WASHINGTON -- The Department of Energy has serious containment problems with tons of radioactive waste stored at its top-secret Savannah River weapons plant that could endanger the public, an ex-goverment engineer claims.
William Lawless, 41, until last year an engineer at the DOE facility near Aiken, S.C., said he was frustrated that his research on nuclear waste was not available to the scientific community for analysis.
'The issues that I raised, starting 3 years ago, were never published and transmitted,' said Lawless in a telephone interview Thursday.
Lawless, now an assistant math professor at Paine College in Augusta, Ga., complained to DOE's inspector general and also talked to investigators for the House Energy and Commerce subcommittee on investigations and oversight.
Lawless believes management practices at the Savannah River plant, which produces plutonium and tritium for the nation's nuclear weapons, might eventually result in a public health hazard.
His concerns include:
-Corrosion in giant 1.3 million gallon tanks holding liquified high-level nuclear waste. Two reports on the problem, said Lawless, were never made public.
-The danger of explosion from hydrogen buildups in 55-gallon drums containing combustible radioactive waste. DOE plans to transport the drums to a yet-to-be-completed waste disposal facility in New Mexico, despite claims the facility will not be equipped to handle them. Lawless said an explosion would cause 'distribution of some fairly serious radioactive material.'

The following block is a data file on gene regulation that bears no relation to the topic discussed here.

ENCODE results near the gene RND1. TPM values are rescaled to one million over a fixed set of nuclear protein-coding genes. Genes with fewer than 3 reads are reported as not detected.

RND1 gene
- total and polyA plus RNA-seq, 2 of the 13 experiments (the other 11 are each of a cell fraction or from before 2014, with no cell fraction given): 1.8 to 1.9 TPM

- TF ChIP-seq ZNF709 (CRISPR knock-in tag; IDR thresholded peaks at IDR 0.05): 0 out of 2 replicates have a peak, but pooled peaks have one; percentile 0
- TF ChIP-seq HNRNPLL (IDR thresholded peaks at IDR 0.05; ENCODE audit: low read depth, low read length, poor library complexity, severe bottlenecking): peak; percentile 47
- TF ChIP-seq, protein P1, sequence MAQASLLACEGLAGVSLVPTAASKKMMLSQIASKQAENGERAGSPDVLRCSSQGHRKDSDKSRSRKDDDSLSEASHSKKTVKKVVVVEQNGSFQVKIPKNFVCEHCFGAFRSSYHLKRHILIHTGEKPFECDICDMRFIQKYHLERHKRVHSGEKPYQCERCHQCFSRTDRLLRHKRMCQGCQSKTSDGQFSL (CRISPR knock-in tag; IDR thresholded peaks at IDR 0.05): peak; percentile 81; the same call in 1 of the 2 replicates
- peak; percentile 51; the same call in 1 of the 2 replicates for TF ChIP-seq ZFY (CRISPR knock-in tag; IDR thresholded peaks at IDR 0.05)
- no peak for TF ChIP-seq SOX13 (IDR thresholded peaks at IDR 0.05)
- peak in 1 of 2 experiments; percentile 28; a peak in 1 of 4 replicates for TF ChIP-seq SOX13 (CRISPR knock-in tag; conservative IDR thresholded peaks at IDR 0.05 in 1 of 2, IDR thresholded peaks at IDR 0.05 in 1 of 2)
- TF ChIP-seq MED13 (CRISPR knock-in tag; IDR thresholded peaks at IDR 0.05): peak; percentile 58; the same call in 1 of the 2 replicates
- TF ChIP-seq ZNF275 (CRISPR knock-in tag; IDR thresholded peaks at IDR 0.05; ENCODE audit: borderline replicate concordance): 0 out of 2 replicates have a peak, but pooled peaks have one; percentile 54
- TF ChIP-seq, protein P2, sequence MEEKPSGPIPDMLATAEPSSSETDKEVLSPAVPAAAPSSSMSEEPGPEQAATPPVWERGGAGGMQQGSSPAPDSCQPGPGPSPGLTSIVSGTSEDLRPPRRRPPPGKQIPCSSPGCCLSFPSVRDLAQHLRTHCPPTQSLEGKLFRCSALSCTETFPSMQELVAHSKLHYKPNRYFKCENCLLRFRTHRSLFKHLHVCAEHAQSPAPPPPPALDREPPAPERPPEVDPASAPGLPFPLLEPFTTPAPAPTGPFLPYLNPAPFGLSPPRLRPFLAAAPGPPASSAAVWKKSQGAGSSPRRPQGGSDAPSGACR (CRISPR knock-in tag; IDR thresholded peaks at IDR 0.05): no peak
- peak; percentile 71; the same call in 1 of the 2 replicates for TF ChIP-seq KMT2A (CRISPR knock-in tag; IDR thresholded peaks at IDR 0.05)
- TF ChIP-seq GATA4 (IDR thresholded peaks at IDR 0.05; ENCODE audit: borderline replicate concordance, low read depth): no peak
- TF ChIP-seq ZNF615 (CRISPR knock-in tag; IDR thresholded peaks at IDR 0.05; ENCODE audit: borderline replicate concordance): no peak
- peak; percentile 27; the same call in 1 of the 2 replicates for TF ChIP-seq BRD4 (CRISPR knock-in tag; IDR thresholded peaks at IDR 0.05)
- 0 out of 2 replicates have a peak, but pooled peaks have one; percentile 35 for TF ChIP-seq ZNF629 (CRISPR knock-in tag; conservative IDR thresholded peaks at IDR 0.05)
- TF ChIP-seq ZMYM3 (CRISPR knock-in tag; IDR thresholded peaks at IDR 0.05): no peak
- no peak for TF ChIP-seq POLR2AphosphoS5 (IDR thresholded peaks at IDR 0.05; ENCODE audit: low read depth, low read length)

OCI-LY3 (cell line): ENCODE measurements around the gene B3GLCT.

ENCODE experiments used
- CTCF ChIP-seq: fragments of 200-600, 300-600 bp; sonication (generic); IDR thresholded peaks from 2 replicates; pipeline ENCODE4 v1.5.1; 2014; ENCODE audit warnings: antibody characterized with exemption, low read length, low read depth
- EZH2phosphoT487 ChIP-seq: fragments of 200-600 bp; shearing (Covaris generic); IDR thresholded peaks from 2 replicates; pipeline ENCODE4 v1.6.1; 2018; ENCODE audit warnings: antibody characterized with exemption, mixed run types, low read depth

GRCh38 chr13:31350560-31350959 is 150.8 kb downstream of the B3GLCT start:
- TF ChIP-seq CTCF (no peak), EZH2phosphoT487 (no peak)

-Alleged pumping of radioactive water from monitoring wells at the facility, presumably to mask the fact the wells, and therefore groundwater, have been contaminated. The plant sits atop the Tuscaloosa Aquifer, which supplies drinking water to thousands of people in South Carolina and Georgia.
Clif Webb, deputy director of Savannah River's office of external affairs, disputed Lawless' allegations.
'The facts and the allegations that are being presented, from our perspective, are being misrepresented,' said Webb. 'As far as we know, Mr. Lawless has never challenged the safety of the plant, but there have been are are differences of opinion concerning management techniques.'
Lawless said the corrosion problem concerned DOE officials so much that they have quietly spent $3 million studying it.
The hydrogen buildup problem has prompted DOE to spend $50 million for a new 'explosion-proof' facility to house the drums, Lawless said.